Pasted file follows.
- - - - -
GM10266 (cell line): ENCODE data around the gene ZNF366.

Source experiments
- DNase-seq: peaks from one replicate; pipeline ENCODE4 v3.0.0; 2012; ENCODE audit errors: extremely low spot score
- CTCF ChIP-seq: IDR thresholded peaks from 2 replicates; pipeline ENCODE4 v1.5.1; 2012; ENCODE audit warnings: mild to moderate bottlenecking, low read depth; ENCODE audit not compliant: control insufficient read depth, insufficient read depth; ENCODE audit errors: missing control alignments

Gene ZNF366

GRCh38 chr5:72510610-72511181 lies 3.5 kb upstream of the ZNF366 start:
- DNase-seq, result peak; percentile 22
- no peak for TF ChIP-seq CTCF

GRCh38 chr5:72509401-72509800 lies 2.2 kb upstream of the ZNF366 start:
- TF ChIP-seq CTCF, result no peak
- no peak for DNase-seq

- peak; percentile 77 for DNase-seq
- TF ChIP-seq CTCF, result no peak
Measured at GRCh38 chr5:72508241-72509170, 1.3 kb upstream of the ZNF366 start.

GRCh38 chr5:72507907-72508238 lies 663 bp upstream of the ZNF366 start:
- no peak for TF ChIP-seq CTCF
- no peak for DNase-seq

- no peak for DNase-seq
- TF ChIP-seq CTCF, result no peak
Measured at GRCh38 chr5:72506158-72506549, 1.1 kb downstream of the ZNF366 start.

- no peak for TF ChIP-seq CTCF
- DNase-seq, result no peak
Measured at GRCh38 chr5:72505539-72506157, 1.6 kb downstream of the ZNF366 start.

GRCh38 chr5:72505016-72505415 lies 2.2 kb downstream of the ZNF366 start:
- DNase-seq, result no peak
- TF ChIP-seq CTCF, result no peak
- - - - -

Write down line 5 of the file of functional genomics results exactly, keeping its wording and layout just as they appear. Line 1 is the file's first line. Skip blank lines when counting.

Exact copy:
Gene ZNF366